Preserved for nearly 150 years, perhaps by its own obscurity, a short-lived Confederate prison camp began yielding treasures from the Civil War almost as soon as archeologists began searching for it in southeastern Georgia.
They found a corroded bronze buckle used to fasten tourniquets during amputations, a makeshift tobacco pipe with teeth marks in the stem, and a picture frame folded and kept after the daguerreotype it held was lost.
Georgia officials say the discoveries, announced Wednesday, were made by a 36-year-old graduate student at Georgia Southern University who set out to find Camp Lawton for his thesis project in archaeology.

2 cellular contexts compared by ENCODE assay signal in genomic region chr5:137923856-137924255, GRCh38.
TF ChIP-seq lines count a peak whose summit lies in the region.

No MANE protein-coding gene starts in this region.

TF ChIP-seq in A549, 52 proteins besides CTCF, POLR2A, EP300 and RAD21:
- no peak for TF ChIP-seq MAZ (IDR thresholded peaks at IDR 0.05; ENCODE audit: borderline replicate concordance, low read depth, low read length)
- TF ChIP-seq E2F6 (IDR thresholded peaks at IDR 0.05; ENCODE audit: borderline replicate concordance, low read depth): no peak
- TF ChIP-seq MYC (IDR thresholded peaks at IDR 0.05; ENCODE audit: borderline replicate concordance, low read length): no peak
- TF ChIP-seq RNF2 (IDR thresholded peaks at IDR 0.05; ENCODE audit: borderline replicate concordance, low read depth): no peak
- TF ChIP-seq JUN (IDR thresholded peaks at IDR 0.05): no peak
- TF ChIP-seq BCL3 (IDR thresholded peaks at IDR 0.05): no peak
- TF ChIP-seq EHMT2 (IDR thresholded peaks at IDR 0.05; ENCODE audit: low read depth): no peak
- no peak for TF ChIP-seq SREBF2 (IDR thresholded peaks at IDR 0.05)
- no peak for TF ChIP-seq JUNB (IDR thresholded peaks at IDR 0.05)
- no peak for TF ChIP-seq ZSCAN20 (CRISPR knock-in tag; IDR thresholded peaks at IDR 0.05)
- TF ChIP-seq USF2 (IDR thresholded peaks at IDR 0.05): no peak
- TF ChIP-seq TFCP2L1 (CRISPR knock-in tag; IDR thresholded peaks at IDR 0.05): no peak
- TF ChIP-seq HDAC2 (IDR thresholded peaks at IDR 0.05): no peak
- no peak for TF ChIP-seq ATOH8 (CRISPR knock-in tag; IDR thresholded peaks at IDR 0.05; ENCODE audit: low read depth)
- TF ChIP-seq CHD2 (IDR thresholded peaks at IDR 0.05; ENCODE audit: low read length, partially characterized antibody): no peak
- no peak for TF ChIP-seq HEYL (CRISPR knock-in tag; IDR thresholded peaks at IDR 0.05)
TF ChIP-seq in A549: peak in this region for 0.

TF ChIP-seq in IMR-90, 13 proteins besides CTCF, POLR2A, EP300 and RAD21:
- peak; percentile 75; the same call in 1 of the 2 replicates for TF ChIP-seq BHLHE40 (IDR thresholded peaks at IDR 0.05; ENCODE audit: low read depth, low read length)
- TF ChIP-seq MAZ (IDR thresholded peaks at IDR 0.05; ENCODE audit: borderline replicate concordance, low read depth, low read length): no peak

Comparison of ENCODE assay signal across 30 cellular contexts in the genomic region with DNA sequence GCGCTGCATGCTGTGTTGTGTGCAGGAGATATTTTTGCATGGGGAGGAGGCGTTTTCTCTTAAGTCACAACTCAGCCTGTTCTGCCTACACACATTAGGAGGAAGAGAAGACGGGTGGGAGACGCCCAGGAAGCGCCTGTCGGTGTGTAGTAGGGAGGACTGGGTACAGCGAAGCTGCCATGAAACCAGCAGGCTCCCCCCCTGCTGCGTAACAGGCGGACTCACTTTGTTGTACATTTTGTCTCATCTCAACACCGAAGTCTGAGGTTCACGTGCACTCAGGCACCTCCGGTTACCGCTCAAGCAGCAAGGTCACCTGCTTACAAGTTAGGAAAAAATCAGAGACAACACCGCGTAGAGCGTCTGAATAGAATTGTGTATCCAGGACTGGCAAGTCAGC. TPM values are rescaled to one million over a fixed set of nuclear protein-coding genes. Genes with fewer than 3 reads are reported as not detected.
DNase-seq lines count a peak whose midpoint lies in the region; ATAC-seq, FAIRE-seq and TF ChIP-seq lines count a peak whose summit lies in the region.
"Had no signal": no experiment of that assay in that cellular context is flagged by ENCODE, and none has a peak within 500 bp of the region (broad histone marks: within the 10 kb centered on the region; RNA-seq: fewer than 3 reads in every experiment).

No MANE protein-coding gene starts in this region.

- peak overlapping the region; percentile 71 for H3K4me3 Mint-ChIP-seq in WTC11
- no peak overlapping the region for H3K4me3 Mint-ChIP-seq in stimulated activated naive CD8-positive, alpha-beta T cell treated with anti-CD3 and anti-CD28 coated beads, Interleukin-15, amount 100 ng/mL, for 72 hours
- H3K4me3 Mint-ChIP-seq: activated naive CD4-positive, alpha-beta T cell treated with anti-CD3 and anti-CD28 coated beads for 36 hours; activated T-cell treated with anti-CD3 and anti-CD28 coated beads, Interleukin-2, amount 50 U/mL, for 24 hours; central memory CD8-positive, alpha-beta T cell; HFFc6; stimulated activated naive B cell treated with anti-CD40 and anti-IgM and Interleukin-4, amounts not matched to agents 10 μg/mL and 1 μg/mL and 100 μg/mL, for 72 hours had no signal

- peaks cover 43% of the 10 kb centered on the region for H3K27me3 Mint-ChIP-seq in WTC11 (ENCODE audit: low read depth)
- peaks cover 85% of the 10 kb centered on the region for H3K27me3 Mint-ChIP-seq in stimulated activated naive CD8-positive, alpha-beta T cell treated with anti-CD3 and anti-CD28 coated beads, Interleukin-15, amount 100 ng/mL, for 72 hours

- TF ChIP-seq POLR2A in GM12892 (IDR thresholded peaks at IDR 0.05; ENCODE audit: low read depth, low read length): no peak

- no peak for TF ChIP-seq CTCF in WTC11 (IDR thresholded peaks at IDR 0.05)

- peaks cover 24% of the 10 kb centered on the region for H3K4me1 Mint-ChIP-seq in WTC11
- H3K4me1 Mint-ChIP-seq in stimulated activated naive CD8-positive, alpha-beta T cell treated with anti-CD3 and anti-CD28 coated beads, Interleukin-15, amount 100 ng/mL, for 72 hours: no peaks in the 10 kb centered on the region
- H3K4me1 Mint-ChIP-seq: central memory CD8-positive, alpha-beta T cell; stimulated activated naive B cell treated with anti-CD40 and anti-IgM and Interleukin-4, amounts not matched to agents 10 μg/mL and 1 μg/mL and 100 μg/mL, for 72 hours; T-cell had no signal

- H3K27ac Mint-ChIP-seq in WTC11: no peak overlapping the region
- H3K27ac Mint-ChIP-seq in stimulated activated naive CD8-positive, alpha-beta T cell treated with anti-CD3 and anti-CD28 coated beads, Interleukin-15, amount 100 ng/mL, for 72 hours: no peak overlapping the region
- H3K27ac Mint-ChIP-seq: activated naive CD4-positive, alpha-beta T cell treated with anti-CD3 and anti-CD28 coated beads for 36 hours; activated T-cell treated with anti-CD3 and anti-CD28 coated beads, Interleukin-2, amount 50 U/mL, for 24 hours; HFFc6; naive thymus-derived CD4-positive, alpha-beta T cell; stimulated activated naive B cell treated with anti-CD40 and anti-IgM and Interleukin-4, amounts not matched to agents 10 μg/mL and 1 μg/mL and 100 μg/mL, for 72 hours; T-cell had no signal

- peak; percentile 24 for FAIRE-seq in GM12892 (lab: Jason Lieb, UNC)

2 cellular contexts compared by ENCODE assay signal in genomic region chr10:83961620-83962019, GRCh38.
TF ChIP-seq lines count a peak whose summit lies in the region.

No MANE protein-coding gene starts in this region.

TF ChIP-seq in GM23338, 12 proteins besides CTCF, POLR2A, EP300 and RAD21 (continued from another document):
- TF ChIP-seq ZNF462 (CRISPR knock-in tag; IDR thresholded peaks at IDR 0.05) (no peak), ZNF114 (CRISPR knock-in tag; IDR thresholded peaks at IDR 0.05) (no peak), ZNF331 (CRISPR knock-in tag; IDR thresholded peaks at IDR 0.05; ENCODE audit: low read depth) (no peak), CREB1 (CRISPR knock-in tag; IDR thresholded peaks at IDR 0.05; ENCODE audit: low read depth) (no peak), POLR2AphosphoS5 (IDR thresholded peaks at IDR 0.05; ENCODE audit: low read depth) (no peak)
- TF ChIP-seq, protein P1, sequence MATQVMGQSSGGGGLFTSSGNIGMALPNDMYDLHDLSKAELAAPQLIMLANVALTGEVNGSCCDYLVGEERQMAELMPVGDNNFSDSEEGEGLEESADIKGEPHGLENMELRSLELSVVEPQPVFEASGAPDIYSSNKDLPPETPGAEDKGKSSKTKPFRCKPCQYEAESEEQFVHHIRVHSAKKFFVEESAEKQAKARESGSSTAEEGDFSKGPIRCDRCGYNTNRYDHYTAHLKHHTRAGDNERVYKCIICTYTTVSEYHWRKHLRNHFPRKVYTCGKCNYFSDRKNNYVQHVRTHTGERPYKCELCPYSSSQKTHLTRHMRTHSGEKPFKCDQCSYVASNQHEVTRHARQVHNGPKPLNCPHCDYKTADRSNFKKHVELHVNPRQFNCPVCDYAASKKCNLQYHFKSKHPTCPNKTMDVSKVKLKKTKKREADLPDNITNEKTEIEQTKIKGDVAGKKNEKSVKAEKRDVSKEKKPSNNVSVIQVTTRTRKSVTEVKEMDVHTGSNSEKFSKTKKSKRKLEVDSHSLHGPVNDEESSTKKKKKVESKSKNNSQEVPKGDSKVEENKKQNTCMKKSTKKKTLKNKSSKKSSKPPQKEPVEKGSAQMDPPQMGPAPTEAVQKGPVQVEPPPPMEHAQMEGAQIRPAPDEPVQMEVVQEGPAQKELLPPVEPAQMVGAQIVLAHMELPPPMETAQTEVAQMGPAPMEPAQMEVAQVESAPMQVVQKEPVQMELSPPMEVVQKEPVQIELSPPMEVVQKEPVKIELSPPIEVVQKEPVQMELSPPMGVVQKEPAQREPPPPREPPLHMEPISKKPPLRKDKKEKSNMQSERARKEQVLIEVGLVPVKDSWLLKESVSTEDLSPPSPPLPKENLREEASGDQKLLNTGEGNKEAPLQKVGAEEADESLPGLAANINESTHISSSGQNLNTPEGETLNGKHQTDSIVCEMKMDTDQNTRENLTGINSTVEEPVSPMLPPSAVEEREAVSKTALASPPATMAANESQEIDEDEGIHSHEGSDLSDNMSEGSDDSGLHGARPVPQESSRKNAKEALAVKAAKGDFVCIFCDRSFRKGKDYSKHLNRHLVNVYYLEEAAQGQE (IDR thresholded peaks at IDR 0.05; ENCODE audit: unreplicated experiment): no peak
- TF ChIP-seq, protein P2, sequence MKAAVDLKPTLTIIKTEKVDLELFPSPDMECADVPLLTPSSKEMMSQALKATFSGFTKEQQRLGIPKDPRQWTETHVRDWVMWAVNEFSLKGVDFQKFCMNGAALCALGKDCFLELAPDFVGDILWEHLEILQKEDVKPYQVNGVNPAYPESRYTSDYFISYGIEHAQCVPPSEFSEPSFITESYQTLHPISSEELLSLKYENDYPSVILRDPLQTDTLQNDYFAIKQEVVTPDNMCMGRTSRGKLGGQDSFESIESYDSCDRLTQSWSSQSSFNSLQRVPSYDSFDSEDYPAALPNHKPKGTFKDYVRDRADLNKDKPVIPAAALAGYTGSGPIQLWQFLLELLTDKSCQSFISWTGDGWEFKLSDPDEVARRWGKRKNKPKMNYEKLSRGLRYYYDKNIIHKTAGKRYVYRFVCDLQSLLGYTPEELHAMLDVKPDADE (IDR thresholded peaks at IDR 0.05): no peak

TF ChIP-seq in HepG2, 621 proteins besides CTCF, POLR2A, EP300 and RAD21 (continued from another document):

He stunned experienced pros by not only pinpointing the site, but also unearthing rare artifacts from a prison camp known as little more than a historical footnote on the path of Gen. William T. Sherman's devasting march from Atlanta to Savannah.
"What makes Camp Lawton so unique is it's one of those little frozen moments in time, and you don't get those very often," said Dave Crass, Georgia's state archaeologist. "Most professional archaeologists who ever thought about Camp Lawton came to the implicit conclusion that, because people weren't there very long, there wouldn't be much to find."